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ASSOCIATION OF HAMPSHIRE AND ISLE OF WIGHT LOCAL AUTHORITIES
29 January 1999
"MODERN LOCAL GOVERNMENT" - MEMBER AUTHORITIES' RESPONSES TO THE WHITE PAPER PROPOSALS FOR NEW POLITICAL STRUCTURES
Paper by the Policy Manager
That members exchange views on political structures and the merits of the Government's proposals.
Local Authorities generally have welcomed the Government's objectives for modernising local government and enabling it to be fully in touch with local communities. However, some of this Association's members have voiced concern that Government proposals appear to be too prescriptive about the process for member involvement. This paper provides a background briefing and a summary of responses to a recent LGA survey.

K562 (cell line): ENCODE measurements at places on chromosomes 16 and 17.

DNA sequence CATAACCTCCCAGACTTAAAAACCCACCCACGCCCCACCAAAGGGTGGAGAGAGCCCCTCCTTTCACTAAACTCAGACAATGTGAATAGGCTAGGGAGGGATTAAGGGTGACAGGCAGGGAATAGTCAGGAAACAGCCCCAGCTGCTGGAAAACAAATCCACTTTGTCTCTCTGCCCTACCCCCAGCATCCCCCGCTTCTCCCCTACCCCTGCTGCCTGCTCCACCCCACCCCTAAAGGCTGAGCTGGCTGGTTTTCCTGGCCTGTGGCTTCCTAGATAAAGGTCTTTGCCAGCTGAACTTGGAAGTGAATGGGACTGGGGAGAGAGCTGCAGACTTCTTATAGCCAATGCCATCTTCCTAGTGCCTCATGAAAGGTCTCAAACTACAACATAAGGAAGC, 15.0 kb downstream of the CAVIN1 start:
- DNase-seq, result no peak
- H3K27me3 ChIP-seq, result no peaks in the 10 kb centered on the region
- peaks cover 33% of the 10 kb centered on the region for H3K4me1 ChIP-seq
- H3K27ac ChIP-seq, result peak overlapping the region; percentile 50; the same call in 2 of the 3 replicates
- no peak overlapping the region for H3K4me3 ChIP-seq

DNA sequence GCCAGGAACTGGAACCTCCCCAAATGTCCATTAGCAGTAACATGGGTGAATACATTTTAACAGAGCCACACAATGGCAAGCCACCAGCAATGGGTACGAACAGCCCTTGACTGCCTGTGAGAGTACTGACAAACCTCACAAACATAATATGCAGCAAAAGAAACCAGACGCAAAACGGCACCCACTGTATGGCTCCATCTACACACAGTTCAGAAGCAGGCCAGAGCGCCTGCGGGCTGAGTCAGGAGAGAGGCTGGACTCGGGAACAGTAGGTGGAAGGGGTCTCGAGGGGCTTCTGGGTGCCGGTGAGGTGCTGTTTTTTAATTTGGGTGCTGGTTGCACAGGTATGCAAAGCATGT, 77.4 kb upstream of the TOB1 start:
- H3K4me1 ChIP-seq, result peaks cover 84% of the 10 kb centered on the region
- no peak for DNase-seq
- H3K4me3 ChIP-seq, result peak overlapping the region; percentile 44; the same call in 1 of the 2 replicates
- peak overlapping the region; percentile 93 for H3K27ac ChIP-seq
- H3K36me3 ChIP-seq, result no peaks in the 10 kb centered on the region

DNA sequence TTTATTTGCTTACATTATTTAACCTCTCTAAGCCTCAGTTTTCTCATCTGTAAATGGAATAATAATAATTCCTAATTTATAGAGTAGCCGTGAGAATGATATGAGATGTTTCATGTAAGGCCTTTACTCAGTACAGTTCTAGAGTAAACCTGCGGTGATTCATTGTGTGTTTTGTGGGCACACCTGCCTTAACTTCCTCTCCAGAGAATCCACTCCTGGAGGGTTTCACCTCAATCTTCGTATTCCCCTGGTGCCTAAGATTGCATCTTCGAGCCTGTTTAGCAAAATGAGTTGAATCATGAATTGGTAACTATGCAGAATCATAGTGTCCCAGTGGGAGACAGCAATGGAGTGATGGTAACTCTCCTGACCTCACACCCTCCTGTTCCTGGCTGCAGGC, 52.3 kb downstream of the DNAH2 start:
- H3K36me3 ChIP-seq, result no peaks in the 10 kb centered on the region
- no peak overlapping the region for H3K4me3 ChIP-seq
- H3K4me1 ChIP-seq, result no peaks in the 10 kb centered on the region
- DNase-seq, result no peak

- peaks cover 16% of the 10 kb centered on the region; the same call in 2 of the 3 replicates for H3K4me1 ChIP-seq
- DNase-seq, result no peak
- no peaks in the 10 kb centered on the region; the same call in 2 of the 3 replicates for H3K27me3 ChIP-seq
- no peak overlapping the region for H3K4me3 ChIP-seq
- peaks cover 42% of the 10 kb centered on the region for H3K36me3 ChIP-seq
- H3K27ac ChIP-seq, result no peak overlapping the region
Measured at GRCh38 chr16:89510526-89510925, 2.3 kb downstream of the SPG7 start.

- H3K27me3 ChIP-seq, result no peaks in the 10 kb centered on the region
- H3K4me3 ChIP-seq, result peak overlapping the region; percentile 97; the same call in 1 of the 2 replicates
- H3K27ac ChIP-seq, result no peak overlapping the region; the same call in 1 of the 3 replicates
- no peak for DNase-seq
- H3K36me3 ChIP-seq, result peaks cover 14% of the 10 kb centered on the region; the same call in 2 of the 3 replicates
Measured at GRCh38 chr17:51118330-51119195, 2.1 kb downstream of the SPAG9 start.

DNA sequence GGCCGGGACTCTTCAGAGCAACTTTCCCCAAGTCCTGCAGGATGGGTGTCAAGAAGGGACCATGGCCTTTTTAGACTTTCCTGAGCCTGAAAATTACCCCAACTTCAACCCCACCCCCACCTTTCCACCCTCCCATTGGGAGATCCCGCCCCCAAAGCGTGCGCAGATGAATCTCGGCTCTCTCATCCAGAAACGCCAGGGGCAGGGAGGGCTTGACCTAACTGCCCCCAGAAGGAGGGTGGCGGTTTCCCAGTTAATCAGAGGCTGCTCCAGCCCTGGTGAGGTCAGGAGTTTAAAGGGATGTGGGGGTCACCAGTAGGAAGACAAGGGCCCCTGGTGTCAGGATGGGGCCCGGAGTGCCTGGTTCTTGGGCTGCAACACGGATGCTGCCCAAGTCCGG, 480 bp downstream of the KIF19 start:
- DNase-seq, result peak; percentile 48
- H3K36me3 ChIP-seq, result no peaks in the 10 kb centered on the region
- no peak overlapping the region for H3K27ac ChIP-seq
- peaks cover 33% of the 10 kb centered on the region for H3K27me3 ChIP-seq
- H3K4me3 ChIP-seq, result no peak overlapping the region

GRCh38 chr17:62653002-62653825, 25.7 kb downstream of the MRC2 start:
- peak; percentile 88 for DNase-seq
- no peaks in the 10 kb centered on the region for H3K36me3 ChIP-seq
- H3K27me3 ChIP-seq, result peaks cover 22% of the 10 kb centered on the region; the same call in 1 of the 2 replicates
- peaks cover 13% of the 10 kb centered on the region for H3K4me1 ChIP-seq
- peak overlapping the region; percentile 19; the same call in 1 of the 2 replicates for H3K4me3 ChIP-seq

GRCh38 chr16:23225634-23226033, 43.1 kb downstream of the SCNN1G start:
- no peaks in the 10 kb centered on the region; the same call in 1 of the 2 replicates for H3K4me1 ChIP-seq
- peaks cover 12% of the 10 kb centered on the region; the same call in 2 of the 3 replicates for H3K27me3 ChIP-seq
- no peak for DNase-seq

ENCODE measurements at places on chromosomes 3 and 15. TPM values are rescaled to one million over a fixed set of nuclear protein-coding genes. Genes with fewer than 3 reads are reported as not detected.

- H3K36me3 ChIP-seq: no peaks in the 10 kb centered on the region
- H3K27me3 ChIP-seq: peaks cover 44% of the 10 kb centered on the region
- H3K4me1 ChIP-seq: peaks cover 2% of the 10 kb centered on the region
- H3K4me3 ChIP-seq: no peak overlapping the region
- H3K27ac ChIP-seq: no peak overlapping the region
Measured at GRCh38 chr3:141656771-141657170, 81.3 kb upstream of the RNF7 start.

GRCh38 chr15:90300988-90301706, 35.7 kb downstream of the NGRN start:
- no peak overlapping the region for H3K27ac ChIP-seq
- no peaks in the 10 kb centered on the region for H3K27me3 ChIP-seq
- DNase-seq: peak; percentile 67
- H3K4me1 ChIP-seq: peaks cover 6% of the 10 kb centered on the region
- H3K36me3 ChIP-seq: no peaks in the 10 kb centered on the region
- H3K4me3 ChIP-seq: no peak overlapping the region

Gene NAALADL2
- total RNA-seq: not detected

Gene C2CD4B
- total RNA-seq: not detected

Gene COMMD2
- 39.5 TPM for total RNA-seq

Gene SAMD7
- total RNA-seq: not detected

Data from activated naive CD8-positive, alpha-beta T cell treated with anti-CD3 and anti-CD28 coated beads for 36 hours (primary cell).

1. At the last meeting, it was agreed that member authorities would be asked to report on their reactions to the Government's White Paper proposals for member structures. This report lists the formal responses by member authorities to a recent LGA survey and invites members to contribute and comment.
THE GOVERNMENT'S CONSULTATION AND OUTCOMES